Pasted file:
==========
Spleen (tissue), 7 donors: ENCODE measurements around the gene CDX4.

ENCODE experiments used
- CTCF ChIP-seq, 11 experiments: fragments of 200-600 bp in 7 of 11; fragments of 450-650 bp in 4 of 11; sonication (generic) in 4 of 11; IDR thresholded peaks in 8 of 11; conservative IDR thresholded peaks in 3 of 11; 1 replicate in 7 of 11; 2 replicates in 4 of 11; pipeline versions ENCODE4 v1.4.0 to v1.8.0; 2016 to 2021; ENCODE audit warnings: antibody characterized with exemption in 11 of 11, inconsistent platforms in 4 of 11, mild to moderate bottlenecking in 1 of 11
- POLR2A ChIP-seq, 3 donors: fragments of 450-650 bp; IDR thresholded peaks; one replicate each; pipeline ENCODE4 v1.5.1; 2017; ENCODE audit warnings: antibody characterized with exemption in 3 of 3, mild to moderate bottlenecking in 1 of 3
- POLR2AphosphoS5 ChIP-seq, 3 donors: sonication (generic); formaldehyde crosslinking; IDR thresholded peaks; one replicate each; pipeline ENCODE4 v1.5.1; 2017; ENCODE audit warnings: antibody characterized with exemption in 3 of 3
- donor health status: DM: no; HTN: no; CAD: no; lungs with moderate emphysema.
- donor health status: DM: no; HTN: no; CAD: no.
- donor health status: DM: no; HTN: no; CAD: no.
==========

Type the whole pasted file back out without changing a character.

Spleen (tissue), 7 donors: ENCODE measurements around the gene CDX4.

ENCODE experiments used
- CTCF ChIP-seq, 11 experiments: fragments of 200-600 bp in 7 of 11; fragments of 450-650 bp in 4 of 11; sonication (generic) in 4 of 11; IDR thresholded peaks in 8 of 11; conservative IDR thresholded peaks in 3 of 11; 1 replicate in 7 of 11; 2 replicates in 4 of 11; pipeline versions ENCODE4 v1.4.0 to v1.8.0; 2016 to 2021; ENCODE audit warnings: antibody characterized with exemption in 11 of 11, inconsistent platforms in 4 of 11, mild to moderate bottlenecking in 1 of 11
- POLR2A ChIP-seq, 3 donors: fragments of 450-650 bp; IDR thresholded peaks; one replicate each; pipeline ENCODE4 v1.5.1; 2017; ENCODE audit warnings: antibody characterized with exemption in 3 of 3, mild to moderate bottlenecking in 1 of 3
- POLR2AphosphoS5 ChIP-seq, 3 donors: sonication (generic); formaldehyde crosslinking; IDR thresholded peaks; one replicate each; pipeline ENCODE4 v1.5.1; 2017; ENCODE audit warnings: antibody characterized with exemption in 3 of 3
- donor health status: DM: no; HTN: no; CAD: no; lungs with moderate emphysema.
- donor health status: DM: no; HTN: no; CAD: no.
- donor health status: DM: no; HTN: no; CAD: no.